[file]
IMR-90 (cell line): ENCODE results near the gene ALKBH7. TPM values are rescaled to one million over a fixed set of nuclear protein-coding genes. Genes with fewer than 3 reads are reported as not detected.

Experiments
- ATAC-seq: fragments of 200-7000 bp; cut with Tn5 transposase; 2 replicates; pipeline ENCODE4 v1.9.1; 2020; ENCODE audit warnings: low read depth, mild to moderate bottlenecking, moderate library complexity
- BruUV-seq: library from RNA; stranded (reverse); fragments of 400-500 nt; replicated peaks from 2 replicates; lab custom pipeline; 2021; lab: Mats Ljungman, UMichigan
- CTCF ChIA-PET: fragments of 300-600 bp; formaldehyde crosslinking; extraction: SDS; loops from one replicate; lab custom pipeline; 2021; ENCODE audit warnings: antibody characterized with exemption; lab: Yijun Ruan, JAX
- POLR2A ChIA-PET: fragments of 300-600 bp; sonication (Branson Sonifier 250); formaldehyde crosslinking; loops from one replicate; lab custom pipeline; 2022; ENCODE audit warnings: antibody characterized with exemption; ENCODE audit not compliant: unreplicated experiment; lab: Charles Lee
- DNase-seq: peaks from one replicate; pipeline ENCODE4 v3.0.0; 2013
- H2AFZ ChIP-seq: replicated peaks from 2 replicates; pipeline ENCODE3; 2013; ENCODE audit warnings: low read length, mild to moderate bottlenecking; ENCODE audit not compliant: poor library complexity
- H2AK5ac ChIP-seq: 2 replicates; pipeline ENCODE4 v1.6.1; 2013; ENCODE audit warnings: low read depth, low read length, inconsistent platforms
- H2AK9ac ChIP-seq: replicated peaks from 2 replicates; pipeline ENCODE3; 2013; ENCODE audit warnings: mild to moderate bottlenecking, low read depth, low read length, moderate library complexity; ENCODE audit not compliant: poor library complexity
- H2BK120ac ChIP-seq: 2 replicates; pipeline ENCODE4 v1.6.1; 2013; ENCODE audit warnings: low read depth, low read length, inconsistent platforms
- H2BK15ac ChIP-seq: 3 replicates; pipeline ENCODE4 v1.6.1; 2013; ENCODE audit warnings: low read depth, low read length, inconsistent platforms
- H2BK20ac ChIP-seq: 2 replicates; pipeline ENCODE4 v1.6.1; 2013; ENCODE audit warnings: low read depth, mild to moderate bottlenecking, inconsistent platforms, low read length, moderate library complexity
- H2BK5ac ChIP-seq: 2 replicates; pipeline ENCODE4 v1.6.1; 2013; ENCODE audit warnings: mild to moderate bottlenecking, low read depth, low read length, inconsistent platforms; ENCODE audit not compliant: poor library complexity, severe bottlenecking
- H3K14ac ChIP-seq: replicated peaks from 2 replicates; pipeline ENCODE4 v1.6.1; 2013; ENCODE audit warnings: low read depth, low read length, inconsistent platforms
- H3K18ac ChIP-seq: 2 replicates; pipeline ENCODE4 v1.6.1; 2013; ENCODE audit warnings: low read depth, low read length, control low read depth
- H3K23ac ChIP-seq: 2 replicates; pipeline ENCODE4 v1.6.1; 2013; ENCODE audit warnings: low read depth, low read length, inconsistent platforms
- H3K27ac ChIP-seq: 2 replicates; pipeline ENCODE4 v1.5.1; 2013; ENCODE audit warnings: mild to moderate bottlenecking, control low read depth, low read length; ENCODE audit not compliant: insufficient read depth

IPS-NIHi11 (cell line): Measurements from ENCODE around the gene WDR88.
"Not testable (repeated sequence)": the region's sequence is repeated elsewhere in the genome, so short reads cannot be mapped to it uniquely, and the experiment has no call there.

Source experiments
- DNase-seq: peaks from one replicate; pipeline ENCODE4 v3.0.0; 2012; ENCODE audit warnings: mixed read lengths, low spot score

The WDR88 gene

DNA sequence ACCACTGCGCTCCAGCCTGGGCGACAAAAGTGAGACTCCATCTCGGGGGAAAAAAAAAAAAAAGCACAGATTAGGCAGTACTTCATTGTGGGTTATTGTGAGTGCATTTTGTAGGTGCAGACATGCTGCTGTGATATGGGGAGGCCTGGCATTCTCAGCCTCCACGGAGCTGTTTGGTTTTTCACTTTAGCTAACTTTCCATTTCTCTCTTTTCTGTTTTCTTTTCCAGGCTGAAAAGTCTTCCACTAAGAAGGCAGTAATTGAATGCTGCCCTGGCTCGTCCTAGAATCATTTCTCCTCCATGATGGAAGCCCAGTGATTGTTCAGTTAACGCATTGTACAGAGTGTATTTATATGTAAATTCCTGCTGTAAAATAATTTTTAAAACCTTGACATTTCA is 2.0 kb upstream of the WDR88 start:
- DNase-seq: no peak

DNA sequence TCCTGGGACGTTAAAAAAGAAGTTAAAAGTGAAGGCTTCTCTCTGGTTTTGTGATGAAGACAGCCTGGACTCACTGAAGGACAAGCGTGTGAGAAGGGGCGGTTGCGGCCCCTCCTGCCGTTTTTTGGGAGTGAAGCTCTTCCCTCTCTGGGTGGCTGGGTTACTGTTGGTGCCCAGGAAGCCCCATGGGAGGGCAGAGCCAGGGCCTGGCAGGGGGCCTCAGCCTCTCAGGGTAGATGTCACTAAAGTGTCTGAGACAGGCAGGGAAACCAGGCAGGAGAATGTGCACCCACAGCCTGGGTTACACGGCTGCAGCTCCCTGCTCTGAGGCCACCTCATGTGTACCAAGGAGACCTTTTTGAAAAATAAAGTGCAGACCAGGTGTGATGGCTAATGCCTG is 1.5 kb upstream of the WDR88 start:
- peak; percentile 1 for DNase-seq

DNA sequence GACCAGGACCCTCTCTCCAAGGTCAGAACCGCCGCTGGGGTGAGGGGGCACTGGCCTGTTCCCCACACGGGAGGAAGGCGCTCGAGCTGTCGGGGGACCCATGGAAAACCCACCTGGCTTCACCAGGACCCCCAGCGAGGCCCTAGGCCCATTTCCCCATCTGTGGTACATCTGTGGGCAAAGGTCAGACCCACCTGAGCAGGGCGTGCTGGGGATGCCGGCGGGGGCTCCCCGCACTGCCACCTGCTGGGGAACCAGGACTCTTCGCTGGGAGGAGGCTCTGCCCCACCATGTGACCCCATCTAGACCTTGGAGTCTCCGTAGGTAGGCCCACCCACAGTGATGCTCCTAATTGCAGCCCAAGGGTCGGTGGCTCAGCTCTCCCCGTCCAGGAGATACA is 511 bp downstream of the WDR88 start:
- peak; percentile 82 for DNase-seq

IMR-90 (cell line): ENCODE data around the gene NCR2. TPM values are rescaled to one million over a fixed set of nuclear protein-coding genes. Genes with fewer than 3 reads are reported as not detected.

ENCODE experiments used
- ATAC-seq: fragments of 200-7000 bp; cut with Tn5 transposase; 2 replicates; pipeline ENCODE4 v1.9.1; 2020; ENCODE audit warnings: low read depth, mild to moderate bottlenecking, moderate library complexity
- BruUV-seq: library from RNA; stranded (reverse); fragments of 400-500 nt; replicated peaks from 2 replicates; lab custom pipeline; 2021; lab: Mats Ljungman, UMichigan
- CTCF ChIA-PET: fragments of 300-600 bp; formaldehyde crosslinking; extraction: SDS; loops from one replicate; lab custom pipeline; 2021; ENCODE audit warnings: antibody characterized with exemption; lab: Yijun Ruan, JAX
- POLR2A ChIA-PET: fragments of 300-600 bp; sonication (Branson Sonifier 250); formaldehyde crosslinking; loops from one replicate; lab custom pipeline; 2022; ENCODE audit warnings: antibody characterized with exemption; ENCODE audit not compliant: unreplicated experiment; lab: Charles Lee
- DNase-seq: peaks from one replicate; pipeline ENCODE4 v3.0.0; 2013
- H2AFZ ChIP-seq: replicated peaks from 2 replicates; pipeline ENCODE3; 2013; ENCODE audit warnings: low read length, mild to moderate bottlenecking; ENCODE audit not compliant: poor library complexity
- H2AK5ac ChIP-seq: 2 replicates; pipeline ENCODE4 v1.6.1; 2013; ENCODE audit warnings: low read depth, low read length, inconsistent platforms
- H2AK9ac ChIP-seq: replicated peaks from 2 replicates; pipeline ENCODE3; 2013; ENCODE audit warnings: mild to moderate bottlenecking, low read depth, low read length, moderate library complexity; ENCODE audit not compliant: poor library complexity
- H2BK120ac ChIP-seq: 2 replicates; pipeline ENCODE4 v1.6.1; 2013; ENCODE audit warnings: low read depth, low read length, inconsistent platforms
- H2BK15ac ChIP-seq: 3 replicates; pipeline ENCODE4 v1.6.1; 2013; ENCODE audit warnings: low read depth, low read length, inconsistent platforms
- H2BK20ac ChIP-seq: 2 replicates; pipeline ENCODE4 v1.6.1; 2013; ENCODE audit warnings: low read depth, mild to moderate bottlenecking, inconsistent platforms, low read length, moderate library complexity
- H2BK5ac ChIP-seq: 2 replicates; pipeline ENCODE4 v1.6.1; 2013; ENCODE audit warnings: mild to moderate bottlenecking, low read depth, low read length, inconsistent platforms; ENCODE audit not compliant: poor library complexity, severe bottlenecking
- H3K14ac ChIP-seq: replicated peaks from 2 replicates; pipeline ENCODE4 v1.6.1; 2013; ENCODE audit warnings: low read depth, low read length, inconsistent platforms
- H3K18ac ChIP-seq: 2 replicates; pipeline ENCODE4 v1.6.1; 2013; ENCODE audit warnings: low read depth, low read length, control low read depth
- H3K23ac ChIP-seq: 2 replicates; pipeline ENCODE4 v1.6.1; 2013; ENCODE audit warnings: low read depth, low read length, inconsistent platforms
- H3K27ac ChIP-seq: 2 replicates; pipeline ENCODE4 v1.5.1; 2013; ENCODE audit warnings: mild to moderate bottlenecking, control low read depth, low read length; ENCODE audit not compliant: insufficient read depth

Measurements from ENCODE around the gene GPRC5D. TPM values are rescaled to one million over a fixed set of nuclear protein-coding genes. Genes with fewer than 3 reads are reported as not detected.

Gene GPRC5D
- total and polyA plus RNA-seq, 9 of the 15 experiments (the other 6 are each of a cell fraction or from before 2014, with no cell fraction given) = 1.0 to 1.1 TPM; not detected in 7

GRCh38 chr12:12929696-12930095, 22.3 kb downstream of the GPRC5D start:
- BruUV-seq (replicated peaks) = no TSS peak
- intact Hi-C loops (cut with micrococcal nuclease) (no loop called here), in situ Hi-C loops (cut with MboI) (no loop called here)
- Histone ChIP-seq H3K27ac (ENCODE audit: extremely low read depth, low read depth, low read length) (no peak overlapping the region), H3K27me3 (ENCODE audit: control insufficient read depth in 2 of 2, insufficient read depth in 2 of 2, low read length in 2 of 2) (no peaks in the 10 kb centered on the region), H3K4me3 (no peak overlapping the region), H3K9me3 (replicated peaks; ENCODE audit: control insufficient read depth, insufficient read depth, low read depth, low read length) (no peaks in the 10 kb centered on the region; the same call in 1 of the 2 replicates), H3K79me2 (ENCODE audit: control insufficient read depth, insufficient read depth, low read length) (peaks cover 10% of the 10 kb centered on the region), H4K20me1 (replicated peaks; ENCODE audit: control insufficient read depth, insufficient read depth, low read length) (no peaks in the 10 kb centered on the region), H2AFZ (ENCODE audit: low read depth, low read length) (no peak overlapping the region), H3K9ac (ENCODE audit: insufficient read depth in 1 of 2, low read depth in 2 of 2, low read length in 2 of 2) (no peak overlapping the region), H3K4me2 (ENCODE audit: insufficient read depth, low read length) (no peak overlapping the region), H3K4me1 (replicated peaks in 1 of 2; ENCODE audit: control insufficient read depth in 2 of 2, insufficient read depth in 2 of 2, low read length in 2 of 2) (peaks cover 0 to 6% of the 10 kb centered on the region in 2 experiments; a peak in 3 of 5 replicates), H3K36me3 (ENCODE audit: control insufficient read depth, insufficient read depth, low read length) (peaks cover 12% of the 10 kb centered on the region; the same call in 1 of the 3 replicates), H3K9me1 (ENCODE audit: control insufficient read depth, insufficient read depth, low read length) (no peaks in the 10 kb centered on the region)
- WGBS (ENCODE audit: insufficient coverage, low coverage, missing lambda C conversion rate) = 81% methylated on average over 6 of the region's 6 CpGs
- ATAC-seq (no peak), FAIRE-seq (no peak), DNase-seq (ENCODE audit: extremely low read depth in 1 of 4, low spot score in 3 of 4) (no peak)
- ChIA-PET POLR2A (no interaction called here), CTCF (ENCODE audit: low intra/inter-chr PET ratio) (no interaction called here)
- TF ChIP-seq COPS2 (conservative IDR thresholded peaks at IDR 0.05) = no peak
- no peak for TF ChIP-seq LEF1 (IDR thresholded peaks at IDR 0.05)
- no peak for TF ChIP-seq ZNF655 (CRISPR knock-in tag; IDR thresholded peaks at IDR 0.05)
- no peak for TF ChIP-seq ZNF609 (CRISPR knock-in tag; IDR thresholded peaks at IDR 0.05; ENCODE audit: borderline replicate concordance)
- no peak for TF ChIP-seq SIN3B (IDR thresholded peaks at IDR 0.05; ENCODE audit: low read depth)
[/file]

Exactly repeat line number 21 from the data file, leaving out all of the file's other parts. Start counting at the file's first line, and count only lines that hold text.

Source experiments